Corless explained that when sequencing, it's imperative to work on a group of samples to make it cost-effective to run them.
"If you have volume that is sufficient, then your costs are reasonable. But if you only sequence three samples a week, your costs are going to be exorbitant because you're wasting a lot of reagents," he said.
Corless also noted that this type of sequencing generally yields results in the seven- to 10-day time frame.
Quality metrics crucial
In addition, several challenges exist regarding managing, interpreting, and storing the data.
"There's a ton of work," Corless explained. "Every sequence run has many quality metrics that have to be looked at carefully. If the sequence quality is sufficient, then you have to determine which variations in the sequence are present, and how they differ from the reference genome."
"We sort out and report variants that are known mutations," he said. "Then the report has to provide additional information to the oncologist as to how the information should be acted on."
The complexity of the technology necessitates that lab personnel have the proper skill sets. Labs have to figure out how they're going to manage the data, interpret and report the results, and provide support to the oncologists, he said.
"You have to have very good laboratory bench personnel who can perform the sequencing correctly. You need at least one PhD in the laboratory who is very familiar with sequence data, and how to interpret it," Corless continued. "You also need pathologists or geneticists who are able to create reports that provide meaningful context to the results ... reports that are helpful to the oncologist. You can't just report the mutations. You have to explain the implications for the patient."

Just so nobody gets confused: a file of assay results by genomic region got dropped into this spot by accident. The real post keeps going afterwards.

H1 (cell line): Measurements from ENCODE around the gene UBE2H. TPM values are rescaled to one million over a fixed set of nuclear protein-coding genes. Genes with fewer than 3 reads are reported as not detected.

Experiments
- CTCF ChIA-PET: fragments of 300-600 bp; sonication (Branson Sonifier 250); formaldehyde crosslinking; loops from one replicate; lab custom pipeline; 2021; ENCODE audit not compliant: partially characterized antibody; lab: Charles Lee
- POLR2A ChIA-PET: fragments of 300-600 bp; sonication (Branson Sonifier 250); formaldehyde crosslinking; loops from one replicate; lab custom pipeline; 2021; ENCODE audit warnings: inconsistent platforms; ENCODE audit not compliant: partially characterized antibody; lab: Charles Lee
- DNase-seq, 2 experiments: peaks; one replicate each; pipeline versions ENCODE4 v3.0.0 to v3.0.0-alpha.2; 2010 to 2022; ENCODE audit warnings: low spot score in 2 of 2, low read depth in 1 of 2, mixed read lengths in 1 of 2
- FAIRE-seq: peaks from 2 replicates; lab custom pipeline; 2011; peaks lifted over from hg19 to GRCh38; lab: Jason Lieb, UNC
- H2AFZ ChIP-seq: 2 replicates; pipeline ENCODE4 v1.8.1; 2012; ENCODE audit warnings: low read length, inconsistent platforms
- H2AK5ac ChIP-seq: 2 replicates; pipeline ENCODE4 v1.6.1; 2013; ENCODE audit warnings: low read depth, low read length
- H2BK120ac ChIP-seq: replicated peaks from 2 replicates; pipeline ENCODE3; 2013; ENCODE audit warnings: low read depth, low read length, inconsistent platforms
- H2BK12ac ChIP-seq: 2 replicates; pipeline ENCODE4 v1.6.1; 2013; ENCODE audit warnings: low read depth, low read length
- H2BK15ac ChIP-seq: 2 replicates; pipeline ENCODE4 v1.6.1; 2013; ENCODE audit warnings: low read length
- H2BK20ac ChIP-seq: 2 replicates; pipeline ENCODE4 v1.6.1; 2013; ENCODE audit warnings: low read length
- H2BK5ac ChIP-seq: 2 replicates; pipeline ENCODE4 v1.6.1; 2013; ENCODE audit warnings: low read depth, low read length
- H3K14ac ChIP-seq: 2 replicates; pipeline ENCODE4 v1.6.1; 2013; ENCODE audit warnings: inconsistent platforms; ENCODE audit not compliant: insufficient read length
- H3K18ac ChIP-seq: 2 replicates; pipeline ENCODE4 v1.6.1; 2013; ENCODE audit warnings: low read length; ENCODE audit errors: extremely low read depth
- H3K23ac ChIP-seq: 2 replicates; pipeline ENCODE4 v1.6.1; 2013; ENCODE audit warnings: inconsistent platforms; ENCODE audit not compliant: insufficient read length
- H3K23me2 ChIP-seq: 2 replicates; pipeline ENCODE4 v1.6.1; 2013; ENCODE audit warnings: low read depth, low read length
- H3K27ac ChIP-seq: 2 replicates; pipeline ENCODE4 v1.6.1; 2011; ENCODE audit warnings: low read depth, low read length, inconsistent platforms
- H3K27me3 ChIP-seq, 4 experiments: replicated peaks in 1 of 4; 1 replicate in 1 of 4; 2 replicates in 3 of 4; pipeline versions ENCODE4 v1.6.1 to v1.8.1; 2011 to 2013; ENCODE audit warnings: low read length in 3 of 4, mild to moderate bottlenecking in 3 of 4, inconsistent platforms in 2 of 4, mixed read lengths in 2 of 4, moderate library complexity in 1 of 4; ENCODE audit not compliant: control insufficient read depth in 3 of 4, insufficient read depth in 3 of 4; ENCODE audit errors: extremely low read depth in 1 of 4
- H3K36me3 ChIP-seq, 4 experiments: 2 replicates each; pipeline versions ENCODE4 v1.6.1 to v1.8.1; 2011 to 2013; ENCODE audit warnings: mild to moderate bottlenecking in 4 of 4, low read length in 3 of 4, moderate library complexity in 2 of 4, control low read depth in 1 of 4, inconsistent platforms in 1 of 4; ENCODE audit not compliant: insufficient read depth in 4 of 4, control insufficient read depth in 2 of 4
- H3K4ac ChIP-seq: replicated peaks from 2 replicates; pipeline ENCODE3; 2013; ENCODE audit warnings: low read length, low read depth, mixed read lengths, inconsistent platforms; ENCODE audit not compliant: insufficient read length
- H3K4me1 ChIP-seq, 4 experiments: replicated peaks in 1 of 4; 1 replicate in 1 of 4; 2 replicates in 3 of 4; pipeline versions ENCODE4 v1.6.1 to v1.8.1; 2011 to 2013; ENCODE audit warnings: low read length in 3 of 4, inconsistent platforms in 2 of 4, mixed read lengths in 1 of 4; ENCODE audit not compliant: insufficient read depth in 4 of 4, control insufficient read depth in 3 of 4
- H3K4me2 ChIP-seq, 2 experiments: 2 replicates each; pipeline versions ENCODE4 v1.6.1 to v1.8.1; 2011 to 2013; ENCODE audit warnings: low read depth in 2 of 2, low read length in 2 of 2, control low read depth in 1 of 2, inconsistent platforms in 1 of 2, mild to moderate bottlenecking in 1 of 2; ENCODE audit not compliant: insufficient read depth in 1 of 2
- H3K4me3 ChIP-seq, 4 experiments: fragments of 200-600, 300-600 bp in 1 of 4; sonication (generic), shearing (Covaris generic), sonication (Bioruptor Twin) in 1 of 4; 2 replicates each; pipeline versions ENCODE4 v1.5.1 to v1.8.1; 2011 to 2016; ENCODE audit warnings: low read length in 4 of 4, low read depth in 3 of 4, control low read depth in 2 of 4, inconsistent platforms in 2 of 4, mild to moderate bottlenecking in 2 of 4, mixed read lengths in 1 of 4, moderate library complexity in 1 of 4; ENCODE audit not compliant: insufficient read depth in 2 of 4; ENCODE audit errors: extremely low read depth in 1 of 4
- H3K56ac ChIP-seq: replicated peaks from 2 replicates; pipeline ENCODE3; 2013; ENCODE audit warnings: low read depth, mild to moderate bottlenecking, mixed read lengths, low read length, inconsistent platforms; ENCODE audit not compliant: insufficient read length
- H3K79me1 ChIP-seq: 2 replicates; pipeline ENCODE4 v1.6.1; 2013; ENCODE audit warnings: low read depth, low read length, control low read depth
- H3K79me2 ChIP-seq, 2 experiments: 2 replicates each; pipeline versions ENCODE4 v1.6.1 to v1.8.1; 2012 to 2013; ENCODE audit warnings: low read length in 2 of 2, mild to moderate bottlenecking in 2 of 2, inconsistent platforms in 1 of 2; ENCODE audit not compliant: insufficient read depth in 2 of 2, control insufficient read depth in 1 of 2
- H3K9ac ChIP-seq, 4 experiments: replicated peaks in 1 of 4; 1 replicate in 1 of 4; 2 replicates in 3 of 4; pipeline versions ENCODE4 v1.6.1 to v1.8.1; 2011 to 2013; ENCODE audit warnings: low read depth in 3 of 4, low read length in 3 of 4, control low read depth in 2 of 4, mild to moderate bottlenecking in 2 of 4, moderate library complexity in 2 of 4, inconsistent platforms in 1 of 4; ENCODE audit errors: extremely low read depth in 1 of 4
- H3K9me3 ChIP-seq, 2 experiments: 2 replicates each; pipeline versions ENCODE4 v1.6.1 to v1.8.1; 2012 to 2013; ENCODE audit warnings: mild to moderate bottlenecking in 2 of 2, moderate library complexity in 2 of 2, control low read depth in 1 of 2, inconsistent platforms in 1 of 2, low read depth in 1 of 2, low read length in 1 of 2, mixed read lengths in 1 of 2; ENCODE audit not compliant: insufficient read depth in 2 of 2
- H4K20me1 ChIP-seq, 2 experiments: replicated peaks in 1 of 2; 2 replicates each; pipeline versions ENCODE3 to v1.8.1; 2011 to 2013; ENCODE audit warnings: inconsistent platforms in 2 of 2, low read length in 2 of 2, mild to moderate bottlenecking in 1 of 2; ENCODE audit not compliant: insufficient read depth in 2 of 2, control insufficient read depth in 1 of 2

NGS is expected to play a greater role in medical microbiology laboratories, with applications in infection prevention, the investigation of outbreaks, the characterization and surveillance of pathogens, and the detection of resistance genes, among other uses, wrote John Rossen, PhD, of the department of medical microbiology and infection prevention at the University of Groningen in the Netherlands, and colleagues, in the Journal of Biotechnology.
Rossen and colleagues use NGS in their lab for outbreak management, molecular case finding, the characterization and surveillance of pathogens, the rapid identification of bacteria, taxonomy, and the metagenomics of clinical samples, as well as for determining the transmission of zoonotic microorganisms from animals to humans.
"The biggest challenge concerning the introduction of NGS in the clinical microbiology laboratory is the data analyses," Rossen and colleagues wrote in the paper. "Nonetheless, even with little knowledge of bioinformatics, it is possible to perform NGS data analyses for diagnostic purposes, using the numerous user-friendly software packages available. However, for more in-depth analysis, scientific knowledge is required on the genomic features and the biological background of the microorganism under investigation."
More research needed
The Groningen scientists indicate that additional research is needed to optimize NGS workflow, namely, to shorten the turnaround time for the library preparation and the runs on NGS platforms, and to further cut costs. Among their recommendations are more established typing schemes for pathogens, the establishment of cutoff values for these typing schemes, the development of reference databases containing genetic and metadata, and the creation of external quality controls for proficiency testing.
"Only then will patient guidance and infection control management at [the] local, (inter)regional and international level, as well as targeted antibiotic therapy using NGS data become a possibility, leading to personalized microbiology," the scientists stated.
In the future, NGS will play a greater role in advancing clinical diagnosis and precision medicine. NGS will benefit patients and improve health outcomes as the technology adds extensive knowledge to the clinical decision-making process.